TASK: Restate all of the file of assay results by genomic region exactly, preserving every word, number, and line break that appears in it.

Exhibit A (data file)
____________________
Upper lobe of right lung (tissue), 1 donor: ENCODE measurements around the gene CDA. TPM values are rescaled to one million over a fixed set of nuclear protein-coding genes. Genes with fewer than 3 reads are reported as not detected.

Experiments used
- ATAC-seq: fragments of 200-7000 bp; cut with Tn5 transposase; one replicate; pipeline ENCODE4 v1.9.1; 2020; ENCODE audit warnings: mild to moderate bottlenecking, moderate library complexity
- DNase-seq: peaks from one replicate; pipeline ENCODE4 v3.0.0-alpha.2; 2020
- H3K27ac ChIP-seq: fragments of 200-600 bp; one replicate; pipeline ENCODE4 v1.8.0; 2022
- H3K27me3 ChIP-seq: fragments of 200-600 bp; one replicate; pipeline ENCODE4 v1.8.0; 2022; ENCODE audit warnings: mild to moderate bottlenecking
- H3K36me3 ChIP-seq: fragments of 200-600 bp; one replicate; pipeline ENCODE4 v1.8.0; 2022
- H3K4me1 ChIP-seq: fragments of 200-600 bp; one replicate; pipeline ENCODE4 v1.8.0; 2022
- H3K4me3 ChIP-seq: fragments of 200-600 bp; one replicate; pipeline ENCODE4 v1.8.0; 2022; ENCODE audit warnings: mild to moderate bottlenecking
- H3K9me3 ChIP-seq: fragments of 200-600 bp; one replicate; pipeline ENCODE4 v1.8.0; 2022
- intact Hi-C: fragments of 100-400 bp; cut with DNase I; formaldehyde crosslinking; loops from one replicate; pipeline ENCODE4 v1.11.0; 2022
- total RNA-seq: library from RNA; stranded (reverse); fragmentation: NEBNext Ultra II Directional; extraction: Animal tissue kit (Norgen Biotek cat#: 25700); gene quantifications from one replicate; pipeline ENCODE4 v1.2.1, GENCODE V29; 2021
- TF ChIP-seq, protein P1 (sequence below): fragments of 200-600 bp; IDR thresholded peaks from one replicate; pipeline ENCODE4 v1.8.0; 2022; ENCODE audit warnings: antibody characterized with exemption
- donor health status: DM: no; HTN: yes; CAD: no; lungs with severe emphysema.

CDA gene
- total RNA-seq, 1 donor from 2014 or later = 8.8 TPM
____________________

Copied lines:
Upper lobe of right lung (tissue), 1 donor: ENCODE measurements around the gene CDA. TPM values are rescaled to one million over a fixed set of nuclear protein-coding genes. Genes with fewer than 3 reads are reported as not detected.

Experiments used
- ATAC-seq: fragments of 200-7000 bp; cut with Tn5 transposase; one replicate; pipeline ENCODE4 v1.9.1; 2020; ENCODE audit warnings: mild to moderate bottlenecking, moderate library complexity
- DNase-seq: peaks from one replicate; pipeline ENCODE4 v3.0.0-alpha.2; 2020
- H3K27ac ChIP-seq: fragments of 200-600 bp; one replicate; pipeline ENCODE4 v1.8.0; 2022
- H3K27me3 ChIP-seq: fragments of 200-600 bp; one replicate; pipeline ENCODE4 v1.8.0; 2022; ENCODE audit warnings: mild to moderate bottlenecking
- H3K36me3 ChIP-seq: fragments of 200-600 bp; one replicate; pipeline ENCODE4 v1.8.0; 2022
- H3K4me1 ChIP-seq: fragments of 200-600 bp; one replicate; pipeline ENCODE4 v1.8.0; 2022
- H3K4me3 ChIP-seq: fragments of 200-600 bp; one replicate; pipeline ENCODE4 v1.8.0; 2022; ENCODE audit warnings: mild to moderate bottlenecking
- H3K9me3 ChIP-seq: fragments of 200-600 bp; one replicate; pipeline ENCODE4 v1.8.0; 2022
- intact Hi-C: fragments of 100-400 bp; cut with DNase I; formaldehyde crosslinking; loops from one replicate; pipeline ENCODE4 v1.11.0; 2022
- total RNA-seq: library from RNA; stranded (reverse); fragmentation: NEBNext Ultra II Directional; extraction: Animal tissue kit (Norgen Biotek cat#: 25700); gene quantifications from one replicate; pipeline ENCODE4 v1.2.1, GENCODE V29; 2021
- TF ChIP-seq, protein P1 (sequence below): fragments of 200-600 bp; IDR thresholded peaks from one replicate; pipeline ENCODE4 v1.8.0; 2022; ENCODE audit warnings: antibody characterized with exemption
- donor health status: DM: no; HTN: yes; CAD: no; lungs with severe emphysema.

CDA gene
- total RNA-seq, 1 donor from 2014 or later = 8.8 TPM